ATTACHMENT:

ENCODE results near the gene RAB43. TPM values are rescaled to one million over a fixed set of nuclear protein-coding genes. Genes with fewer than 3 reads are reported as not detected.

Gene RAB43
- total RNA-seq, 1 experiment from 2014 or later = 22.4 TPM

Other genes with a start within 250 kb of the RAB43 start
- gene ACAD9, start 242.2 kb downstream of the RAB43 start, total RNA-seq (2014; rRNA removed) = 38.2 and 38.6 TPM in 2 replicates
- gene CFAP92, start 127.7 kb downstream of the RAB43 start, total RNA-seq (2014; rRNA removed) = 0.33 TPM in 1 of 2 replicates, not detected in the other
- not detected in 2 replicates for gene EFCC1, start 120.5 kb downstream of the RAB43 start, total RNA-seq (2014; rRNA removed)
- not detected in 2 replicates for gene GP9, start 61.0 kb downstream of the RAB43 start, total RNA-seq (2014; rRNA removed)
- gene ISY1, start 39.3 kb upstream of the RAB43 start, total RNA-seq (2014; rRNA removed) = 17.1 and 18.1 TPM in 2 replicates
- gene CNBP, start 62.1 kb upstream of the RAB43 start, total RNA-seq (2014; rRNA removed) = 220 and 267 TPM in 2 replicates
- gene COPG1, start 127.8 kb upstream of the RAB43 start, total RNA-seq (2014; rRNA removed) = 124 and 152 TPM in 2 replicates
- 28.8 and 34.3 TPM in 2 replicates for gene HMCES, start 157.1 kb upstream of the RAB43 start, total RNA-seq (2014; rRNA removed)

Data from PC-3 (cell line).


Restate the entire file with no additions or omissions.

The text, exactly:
ENCODE results near the gene RAB43. TPM values are rescaled to one million over a fixed set of nuclear protein-coding genes. Genes with fewer than 3 reads are reported as not detected.

Gene RAB43
- total RNA-seq, 1 experiment from 2014 or later = 22.4 TPM

Other genes with a start within 250 kb of the RAB43 start
- gene ACAD9, start 242.2 kb downstream of the RAB43 start, total RNA-seq (2014; rRNA removed) = 38.2 and 38.6 TPM in 2 replicates
- gene CFAP92, start 127.7 kb downstream of the RAB43 start, total RNA-seq (2014; rRNA removed) = 0.33 TPM in 1 of 2 replicates, not detected in the other
- not detected in 2 replicates for gene EFCC1, start 120.5 kb downstream of the RAB43 start, total RNA-seq (2014; rRNA removed)
- not detected in 2 replicates for gene GP9, start 61.0 kb downstream of the RAB43 start, total RNA-seq (2014; rRNA removed)
- gene ISY1, start 39.3 kb upstream of the RAB43 start, total RNA-seq (2014; rRNA removed) = 17.1 and 18.1 TPM in 2 replicates
- gene CNBP, start 62.1 kb upstream of the RAB43 start, total RNA-seq (2014; rRNA removed) = 220 and 267 TPM in 2 replicates
- gene COPG1, start 127.8 kb upstream of the RAB43 start, total RNA-seq (2014; rRNA removed) = 124 and 152 TPM in 2 replicates
- 28.8 and 34.3 TPM in 2 replicates for gene HMCES, start 157.1 kb upstream of the RAB43 start, total RNA-seq (2014; rRNA removed)

Data from PC-3 (cell line).